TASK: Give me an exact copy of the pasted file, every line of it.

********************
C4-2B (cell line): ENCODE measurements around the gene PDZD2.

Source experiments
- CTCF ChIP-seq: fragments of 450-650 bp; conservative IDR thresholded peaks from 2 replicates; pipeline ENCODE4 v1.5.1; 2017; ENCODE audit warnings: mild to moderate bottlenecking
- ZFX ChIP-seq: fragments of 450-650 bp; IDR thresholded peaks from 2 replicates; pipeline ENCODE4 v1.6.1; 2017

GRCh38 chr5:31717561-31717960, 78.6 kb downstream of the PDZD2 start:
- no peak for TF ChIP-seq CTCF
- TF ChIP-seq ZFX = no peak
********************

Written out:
C4-2B (cell line): ENCODE measurements around the gene PDZD2.

Source experiments
- CTCF ChIP-seq: fragments of 450-650 bp; conservative IDR thresholded peaks from 2 replicates; pipeline ENCODE4 v1.5.1; 2017; ENCODE audit warnings: mild to moderate bottlenecking
- ZFX ChIP-seq: fragments of 450-650 bp; IDR thresholded peaks from 2 replicates; pipeline ENCODE4 v1.6.1; 2017

GRCh38 chr5:31717561-31717960, 78.6 kb downstream of the PDZD2 start:
- no peak for TF ChIP-seq CTCF
- TF ChIP-seq ZFX = no peak